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Investigating the optimum pH at which salivary and bacterial amylase digest starch in to maltose.

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Introduction

Kerry Nicholls Aim: To investigate the optimum pH at which salivary and bacterial amylase digest starch in to maltose. Prediction: I predict that Salivary amylase will work best at pH8 as this is the pH of the mouth and so an enzyme that works in the mouth will have an optimum pH of the environment where it works. I predict that Bacterial amylase will work best at a pH 5 or 6 as bacteria usually live in slightly acidic conditions. Biological knowledge: The effect of pH on enzyme activity: Most enzymes have a characteristic pH at which they function most efficiently, this I known as their optimum pH. Changes in pH affect the ionisation of the amino acid side group of the enzyme, this affects enzymes tertiary structure which means the active site is changed, and this in turn affects the efficiency at which the enzyme forms enzyme substrate complexes. At extreme pH's the enzyme may become denatured, this is when the active sites complementary shape is lost and so no enzyme substrate complexes can be made, denaturation is permanent. ...read more.

Middle

Because of this bacterial amylase will have a slightly acidic pH. The school buys the bacterial amylase in powder form a catalogue; the catalogue states that it will have an optimum pH between 4.5 and 6.5. (Phillip Harris International) Risk assessment: The CLEAPASS HAZCARDS state that amylase is a low hazard substance and it doesn't offer any significant risk such as irritation. To reduce risks: * Use lowest concentrations possible * Reduce risk of skin contact by wearing disposable gloves * Wear eye protection All enzymes are proteins and may produce allergic reactions. It is best to handle all enzymes as a potential allergen and to minimize skin contact and inhalation. Preliminary Experiment I spent time investigating how I was going carry out my experiment by altering concentrations and volumes of solutions. I first carried out my experiment by putting 1cm� of the pH 10 buffer solution, 1cm� of 1% starch solution and 1cm� of the amylase in a test tube and every 15 seconds put a drop of the solution in a spotting tile with iodine ...read more.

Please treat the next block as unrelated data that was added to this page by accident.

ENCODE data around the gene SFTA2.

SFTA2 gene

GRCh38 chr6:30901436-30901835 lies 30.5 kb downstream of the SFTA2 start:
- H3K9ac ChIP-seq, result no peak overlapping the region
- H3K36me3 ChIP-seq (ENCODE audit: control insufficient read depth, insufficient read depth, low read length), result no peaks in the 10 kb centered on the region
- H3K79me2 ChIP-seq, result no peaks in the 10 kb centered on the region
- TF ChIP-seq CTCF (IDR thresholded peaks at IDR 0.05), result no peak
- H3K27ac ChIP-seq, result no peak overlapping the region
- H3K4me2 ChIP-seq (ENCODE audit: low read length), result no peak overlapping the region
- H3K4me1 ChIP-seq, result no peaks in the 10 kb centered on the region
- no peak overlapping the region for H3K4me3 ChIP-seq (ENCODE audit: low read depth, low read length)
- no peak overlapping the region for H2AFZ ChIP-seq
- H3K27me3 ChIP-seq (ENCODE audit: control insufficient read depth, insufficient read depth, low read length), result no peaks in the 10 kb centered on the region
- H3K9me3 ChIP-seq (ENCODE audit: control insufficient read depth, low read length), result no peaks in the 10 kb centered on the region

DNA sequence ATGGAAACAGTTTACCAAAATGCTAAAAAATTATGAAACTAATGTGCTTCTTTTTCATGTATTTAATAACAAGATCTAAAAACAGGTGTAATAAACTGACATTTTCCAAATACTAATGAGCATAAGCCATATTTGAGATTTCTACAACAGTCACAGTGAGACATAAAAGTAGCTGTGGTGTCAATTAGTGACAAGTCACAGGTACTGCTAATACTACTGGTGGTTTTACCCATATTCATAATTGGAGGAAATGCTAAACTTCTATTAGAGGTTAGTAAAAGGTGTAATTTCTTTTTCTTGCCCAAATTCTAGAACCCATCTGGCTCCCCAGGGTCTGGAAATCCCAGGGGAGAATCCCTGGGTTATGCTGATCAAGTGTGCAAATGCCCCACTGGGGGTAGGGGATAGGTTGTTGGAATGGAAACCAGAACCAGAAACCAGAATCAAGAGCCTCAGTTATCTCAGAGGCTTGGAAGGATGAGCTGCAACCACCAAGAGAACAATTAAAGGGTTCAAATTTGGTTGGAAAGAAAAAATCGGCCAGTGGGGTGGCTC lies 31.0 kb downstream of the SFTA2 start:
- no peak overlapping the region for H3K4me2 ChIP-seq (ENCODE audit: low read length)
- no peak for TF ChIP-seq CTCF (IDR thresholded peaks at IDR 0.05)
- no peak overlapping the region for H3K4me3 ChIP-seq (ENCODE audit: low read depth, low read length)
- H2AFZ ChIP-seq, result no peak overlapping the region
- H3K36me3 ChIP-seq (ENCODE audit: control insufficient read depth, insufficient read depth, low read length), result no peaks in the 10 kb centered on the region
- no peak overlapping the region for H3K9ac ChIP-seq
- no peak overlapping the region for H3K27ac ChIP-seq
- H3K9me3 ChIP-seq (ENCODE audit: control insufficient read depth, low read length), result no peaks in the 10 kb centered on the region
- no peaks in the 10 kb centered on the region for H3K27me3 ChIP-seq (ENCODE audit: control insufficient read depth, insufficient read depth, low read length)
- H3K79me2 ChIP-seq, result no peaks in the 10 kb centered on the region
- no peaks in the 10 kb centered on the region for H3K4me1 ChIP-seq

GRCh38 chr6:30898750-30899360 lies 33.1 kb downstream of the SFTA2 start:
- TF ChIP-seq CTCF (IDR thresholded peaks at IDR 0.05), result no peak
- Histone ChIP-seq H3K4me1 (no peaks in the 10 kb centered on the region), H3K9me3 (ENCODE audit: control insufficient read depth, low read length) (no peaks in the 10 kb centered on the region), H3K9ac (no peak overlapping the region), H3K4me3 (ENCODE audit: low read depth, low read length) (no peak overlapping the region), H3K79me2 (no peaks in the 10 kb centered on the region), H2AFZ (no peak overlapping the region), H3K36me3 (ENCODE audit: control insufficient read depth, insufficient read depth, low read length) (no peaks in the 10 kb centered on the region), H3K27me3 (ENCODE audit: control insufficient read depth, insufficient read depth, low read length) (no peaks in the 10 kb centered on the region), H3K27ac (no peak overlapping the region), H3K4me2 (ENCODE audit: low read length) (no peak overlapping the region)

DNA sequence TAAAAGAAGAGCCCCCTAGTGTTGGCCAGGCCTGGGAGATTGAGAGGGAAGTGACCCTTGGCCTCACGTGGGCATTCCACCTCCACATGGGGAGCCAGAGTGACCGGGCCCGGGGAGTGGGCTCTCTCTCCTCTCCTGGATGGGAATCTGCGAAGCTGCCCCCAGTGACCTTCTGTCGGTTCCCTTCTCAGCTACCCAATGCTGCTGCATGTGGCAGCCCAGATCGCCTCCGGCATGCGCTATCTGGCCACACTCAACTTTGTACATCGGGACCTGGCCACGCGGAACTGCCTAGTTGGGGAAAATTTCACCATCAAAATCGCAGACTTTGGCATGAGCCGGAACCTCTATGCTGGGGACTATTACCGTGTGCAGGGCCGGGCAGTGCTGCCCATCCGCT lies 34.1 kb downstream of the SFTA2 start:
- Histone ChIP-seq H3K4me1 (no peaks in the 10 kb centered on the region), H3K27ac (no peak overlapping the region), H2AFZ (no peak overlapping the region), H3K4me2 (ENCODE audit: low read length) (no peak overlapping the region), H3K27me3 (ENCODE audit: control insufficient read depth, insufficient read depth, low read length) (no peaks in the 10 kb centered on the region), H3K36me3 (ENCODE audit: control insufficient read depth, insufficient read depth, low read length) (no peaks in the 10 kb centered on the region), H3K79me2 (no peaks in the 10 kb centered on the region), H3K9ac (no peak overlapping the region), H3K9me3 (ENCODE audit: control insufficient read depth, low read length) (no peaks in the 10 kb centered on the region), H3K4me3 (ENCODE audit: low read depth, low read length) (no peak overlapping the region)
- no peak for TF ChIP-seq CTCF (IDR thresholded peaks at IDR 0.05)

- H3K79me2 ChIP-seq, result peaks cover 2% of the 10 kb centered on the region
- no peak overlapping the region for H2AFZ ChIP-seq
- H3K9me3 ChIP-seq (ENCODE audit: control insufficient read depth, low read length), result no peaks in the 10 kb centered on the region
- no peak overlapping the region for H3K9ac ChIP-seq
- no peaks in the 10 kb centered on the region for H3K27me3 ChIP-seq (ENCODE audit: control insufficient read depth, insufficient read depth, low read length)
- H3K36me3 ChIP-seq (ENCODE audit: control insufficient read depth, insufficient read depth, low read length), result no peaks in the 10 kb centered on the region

Conclusion

Method 1/ Dilute the starch solution from 1% to 0.1% by adding 9cm� of distilled water to every 1cm� of starch solution. 2/ Add 1cm� of the 0.1% starch solution to 3cm� of chosen pH buffer to a test tube. 3/ Add 2cm� of salivary amylase to the test tube and start the stop watch. 4/ Every 15 seconds take a drop of the solution using a pipette and add it to a drop of iodine in a spotting tile. 5/ Keep taking samples every 15 seconds until the sample no longer turns blue/black (this means there is starch present) and it does not change the colour of the iodine (this means that the starch has being digested and is no longer present). 6/ Repeat every pH 3 times so I have enough results to pick out incorrect results. Carry out the experiment with 7 different pH buffers, and also carry out the whole experiment also using bacterial amylase. 7/ Record all results and plot graph using the averaged results. Results Salivary amylase pH of buffer Time taken for starch to be digested Average time Repeat 1 Repeat 2 Repeat 3 ...read more.

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